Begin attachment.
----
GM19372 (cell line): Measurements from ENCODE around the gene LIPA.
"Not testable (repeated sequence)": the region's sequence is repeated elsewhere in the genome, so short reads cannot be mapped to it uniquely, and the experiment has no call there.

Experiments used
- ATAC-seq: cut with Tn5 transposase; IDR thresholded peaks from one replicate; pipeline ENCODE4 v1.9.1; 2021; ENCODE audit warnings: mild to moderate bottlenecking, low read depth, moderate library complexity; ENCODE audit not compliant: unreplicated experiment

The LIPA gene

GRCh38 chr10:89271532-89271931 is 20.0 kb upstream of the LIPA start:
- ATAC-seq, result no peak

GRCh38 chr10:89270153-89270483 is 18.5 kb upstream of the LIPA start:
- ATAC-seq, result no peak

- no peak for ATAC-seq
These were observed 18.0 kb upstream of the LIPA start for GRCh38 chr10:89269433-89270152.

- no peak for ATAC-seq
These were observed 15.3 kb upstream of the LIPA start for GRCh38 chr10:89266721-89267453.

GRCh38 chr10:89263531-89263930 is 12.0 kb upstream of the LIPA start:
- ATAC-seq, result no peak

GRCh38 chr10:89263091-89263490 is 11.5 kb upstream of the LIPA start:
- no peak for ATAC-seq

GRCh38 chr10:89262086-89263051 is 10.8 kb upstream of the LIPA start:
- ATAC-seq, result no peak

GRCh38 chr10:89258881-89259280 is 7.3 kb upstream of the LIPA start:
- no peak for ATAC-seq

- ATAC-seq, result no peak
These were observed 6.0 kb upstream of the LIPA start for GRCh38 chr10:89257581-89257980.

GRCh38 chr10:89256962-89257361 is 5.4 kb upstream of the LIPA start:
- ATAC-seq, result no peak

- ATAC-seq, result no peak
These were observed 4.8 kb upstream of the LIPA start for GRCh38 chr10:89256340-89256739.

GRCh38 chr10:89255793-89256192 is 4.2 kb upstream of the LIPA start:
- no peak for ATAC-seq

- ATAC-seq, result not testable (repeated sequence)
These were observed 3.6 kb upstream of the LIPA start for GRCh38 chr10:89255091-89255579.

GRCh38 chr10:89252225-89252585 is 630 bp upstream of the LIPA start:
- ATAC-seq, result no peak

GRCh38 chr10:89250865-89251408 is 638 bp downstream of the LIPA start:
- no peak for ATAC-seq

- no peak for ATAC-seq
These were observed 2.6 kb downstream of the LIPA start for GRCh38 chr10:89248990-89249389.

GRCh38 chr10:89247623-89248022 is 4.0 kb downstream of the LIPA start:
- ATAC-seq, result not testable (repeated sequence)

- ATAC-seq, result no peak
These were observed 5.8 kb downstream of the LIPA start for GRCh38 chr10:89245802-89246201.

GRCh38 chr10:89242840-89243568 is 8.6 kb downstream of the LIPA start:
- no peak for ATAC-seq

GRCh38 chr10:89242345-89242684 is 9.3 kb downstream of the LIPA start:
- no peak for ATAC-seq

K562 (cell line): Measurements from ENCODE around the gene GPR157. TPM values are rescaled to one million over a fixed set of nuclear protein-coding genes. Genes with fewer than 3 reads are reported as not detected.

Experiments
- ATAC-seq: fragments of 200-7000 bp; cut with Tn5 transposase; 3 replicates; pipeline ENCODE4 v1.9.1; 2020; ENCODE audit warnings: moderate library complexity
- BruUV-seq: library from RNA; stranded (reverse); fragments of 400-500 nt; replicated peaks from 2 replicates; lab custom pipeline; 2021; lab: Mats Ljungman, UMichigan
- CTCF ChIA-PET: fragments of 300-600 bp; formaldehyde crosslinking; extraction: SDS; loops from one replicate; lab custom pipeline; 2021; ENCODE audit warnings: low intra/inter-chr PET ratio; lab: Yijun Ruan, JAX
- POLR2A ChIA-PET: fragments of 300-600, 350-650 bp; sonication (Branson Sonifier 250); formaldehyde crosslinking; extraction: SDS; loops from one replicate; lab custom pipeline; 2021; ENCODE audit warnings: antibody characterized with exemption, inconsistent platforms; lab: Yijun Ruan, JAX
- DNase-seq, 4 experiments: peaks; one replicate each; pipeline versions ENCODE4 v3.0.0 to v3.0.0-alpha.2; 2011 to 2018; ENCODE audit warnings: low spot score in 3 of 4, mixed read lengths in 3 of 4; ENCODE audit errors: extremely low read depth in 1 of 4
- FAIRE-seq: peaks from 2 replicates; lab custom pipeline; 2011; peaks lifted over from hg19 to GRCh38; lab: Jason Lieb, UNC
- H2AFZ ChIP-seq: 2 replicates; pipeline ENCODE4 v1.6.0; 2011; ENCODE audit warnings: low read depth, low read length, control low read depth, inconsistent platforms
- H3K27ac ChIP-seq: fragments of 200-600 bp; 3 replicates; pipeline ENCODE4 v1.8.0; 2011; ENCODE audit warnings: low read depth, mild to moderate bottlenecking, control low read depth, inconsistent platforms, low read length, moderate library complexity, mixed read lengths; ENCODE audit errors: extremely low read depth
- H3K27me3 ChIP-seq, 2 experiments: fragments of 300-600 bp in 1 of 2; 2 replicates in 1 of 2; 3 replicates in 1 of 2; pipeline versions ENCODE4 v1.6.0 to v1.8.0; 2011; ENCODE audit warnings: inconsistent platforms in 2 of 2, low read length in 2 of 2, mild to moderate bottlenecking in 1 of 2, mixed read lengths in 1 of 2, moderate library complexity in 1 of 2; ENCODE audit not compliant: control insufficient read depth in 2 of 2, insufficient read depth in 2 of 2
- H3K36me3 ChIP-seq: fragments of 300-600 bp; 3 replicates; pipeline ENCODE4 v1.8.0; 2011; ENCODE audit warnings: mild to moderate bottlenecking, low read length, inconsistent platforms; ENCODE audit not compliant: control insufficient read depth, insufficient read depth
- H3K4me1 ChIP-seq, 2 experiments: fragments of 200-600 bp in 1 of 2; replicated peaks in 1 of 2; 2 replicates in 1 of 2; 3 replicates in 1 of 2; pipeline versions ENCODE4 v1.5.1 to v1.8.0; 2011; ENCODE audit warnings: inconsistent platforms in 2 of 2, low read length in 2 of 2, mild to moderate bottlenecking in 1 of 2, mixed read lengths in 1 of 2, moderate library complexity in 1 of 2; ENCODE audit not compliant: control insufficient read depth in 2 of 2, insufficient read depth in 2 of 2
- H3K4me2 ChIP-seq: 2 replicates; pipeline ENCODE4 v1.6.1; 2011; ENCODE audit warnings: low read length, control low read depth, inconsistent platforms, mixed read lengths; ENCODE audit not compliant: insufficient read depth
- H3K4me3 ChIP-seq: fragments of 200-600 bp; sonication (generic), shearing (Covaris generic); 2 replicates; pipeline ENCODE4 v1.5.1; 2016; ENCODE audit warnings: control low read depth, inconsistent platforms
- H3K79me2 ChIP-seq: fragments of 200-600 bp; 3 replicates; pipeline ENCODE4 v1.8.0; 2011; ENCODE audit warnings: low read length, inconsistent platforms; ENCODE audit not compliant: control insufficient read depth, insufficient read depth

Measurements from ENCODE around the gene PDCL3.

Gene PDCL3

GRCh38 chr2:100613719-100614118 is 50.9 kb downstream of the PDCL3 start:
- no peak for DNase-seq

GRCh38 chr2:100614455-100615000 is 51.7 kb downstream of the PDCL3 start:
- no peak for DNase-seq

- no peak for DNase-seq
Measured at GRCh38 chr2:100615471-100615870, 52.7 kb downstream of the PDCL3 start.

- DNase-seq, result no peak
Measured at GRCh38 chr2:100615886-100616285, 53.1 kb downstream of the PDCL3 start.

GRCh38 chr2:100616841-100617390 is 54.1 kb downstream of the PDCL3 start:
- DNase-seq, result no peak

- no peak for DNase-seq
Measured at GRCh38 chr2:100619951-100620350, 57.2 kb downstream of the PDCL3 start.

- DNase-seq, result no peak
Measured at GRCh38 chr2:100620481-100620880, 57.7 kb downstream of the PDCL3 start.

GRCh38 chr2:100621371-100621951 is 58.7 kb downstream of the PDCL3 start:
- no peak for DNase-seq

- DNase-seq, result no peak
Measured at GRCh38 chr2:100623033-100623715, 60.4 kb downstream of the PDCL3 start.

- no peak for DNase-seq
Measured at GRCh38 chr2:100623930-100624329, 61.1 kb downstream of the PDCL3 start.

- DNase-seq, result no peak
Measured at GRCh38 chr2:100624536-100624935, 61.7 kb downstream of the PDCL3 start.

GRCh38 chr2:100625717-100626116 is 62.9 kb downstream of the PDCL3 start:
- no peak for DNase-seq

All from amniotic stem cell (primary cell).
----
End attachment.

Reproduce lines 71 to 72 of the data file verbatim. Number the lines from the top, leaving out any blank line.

Measured at GRCh38 chr2:100615886-100616285, 53.1 kb downstream of the PDCL3 start.

GRCh38 chr2:100616841-100617390 is 54.1 kb downstream of the PDCL3 start: